Its prevalence increases with advancing age, and it occurs in both sexes, however it is more common in older males. In the United States of America, it has been found to be almost twice as common in Whites as it is in African-Americans [3]. The American Tinnitus Association estimates 50 million Americans may have experienced prolonged tinnitus, while tinnitus interferes with daily activities of up to 12 million American. European population studies found 7-14% of their population to have talked with their physician about Tinnitus while potentially disabling Tinnitus occurred in 1-2.4% of the people [4]. Most people experiences transient Tinnitus (less than five minutes long) that may not require them to seek medical help [4]. Tinnitus is associated with many medical conditions. It is associated with presbyacusis, menieres disease, otosclerosis, head trauma, acoustic neuroma, middle ear effusion, temporomandibular joint problems, hyperlipidemia, meningitis and syphilis [5]. Drugs such as salicylates, NSAID, aminoglycoside, quinine and antidepressants have been associated with tinnitus [6]. The Tinnitus is usually reversible with the cessation of these drugs. Mental illnesses such as anxiety and depression are commonly associated with disabling tinnitus [7]. In the elderly the tinnitus is most commonly associated with hearing loss [8].

Tinnitus is generated within the body from sound sources external to the auditory sensory pathways in objective tinnitus while it is a cognitive phenomenon not audible to an external listener in subjective tinnitus. It is “the false perception of sound in the absence of an acoustic stimulus” [6]. Abnormal signaling that is generated within the auditory pathways (auditory cortex, and the emotional limbic systems) and the central nervous system are thought to be responsible [9,10].

In African blacks living in Nigeria there is paucity of work on tinnitus. Also evaluating and managing a patient with tinnitus posed a challenge to the Otolaryngologist practicing in this environment.

This study is designed to assess the prevalence of tinnitus among Nigerians living in Ife Central Local Government Area and to determine the demographic correlates and the character of the tinnitus.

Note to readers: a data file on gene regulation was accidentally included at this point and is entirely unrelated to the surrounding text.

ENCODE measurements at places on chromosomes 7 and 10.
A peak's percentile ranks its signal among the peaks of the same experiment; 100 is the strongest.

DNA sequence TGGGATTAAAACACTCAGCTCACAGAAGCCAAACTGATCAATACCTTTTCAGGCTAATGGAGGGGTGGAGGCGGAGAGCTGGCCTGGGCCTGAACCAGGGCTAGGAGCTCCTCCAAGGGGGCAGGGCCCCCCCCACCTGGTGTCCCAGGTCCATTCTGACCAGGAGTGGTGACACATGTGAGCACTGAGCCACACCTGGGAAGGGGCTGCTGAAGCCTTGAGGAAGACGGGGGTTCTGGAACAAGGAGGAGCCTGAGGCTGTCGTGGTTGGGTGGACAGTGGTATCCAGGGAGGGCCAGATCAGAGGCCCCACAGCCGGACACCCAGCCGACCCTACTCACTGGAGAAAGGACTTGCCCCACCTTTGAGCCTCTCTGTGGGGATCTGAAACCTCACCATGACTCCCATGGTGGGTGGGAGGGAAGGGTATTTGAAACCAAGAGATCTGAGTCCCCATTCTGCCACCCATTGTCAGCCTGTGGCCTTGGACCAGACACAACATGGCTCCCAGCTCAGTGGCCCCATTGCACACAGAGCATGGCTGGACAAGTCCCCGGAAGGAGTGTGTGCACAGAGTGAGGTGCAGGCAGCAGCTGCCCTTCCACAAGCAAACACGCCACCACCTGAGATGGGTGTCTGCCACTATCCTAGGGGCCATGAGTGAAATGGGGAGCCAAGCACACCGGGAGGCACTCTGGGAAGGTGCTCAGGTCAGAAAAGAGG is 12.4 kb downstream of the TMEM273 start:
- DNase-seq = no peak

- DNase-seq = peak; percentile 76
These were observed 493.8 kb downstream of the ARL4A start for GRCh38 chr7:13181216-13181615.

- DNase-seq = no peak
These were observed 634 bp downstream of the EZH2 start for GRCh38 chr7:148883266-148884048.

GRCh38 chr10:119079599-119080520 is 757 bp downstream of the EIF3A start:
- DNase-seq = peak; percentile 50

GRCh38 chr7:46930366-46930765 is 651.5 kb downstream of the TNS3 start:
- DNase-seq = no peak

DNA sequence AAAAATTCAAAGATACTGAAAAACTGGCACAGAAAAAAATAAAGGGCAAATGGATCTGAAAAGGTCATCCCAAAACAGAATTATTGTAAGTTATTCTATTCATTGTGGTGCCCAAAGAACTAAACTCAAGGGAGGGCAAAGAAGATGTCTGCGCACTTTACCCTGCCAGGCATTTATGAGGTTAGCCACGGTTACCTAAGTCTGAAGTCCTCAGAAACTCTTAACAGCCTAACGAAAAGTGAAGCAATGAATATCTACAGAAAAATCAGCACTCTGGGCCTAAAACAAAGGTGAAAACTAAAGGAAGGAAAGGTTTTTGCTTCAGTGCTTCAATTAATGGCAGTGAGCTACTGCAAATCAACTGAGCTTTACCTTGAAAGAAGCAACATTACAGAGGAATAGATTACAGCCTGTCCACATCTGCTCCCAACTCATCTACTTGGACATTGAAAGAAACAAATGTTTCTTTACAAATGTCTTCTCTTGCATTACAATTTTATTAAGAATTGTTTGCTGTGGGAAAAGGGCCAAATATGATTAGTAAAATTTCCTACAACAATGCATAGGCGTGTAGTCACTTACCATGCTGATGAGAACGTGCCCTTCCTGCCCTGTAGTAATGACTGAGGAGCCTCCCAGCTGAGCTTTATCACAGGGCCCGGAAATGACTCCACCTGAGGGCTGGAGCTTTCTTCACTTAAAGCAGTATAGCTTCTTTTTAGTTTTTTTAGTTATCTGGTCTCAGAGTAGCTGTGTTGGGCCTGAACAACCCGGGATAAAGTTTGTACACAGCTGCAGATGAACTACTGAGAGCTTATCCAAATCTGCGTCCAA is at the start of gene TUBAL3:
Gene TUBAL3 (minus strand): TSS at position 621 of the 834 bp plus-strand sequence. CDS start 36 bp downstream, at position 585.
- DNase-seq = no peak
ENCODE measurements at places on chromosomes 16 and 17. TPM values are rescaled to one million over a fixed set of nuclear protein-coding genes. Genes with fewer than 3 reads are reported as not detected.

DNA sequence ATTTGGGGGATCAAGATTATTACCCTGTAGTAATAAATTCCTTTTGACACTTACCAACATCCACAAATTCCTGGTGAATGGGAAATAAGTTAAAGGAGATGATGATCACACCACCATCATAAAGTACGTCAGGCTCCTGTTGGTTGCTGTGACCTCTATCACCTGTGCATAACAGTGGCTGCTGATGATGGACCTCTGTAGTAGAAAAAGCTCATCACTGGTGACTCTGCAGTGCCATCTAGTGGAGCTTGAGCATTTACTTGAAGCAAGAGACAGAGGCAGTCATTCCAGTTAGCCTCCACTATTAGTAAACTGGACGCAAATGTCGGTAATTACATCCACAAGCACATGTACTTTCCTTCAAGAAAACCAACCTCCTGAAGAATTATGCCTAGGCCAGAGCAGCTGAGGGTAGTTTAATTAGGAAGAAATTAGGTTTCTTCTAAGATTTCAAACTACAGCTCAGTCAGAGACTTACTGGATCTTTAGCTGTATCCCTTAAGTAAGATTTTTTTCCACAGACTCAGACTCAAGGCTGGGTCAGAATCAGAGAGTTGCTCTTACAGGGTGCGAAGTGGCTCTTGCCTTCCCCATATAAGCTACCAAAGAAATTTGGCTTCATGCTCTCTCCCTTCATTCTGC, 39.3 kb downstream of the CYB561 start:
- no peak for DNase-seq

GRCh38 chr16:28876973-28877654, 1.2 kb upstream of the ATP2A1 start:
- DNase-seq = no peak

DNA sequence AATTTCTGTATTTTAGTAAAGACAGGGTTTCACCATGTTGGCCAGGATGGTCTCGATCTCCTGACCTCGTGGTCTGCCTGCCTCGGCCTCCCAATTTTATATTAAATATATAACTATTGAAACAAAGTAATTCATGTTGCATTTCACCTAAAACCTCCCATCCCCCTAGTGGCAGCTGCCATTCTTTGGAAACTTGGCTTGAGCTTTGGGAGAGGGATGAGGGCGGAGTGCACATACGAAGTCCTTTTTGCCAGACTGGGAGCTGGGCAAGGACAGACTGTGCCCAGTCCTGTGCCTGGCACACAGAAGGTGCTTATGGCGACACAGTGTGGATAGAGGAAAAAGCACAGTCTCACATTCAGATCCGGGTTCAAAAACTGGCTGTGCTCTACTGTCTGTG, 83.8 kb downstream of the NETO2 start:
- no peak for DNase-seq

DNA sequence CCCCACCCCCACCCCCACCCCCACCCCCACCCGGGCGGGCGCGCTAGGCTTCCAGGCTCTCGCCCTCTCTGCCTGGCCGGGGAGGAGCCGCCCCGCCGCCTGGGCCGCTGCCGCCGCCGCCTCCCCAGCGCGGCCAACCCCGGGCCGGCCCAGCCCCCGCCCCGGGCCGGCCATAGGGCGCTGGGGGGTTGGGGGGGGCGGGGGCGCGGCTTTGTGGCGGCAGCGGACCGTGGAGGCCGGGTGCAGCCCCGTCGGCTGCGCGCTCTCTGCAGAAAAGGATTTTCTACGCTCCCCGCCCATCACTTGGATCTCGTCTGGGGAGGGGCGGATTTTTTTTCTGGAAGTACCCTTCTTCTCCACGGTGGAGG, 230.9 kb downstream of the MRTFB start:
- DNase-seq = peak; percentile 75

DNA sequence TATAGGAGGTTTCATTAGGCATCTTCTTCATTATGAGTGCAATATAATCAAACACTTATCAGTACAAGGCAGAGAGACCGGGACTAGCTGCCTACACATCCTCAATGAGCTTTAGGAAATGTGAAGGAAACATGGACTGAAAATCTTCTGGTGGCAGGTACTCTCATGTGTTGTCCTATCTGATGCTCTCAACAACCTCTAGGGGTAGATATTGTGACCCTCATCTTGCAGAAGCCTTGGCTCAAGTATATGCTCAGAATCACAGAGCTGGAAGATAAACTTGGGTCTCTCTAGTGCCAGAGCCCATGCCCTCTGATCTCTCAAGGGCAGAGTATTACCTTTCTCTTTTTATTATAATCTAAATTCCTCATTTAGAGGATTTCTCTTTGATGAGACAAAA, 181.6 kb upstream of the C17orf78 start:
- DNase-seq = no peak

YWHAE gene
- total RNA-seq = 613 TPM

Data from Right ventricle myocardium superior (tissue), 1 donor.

Materials and Methods

The study was conducted in Ife Central Local Government Area of in Osun State, Nigeria, between January and March, 2006. The headquarters is located at Ajebandele which is situated along Ife-Ibadan road. It has a total population of 150,580 made up of 79613 males and 70967 females divided into 11 wards and with a total household of 22,055.

Sample size was determined using the formula: N= Z2 pq/d2


N=the minimum required sample size

Z=the standard normal deviation, usually set at 1.95 which correspond to 95% confidence level.

P=the proportion in the target population estimated to have particular characteristic (estimated as 50% in the absence of a local epidemiological study)


d=absolute deviation or amount of difference allowed between the target and the study population.

Therefore N=1.95 x 1.95 x 0.5 x 0.5/0.05 x 0.05


As the study sampling technic is not by simple random sampling, a multiplication by the design effect is required to correct for the difference in design. This design is usually taken as 2.

Therefore corrected sample size is 380 x 2=760

In order to account for contingencies like non response incomplete response etc and to aid easy mathematical interpretation without losing precision, the sample size was increased to 1000.

Therefore one thousand respondents from the age of 15 years and above were selected for the study based on the sample size determination and on their informed consent. The sampling technique was a multistage sampling technique. The first stage consisted of selection of 4 wards using convenience sampling technique of choosing one in every three wards.

From the 11 wards in the LGA, the second stage was the selection of the streets that were surveyed. In each ward a third of the total number of the streets were selected by simple random technique via balloting. The next stage was the selection on each street one in every three houses. The first house being selected through balloting (simple random technique). Then every eligible household was then selected using cluster sampling. In the final stage, the required 1000 subjects were interviewed from each selected household using defacto method, (i.e. those seen on the spot until this number was obtained.

The interviewer administered close-ended questionnaires after obtaining the consent of the respondents. The information that was sought on the questionnaires is the, biodata and the history of Tinnitus based on Pneumonic ABC C–CLAP for Tinnitus evaluation [11].

The questionnaires were coded and data analysis was done using SPSS version 11. The results were presented in the form of frequency tables, cross-tabulations and test of associations.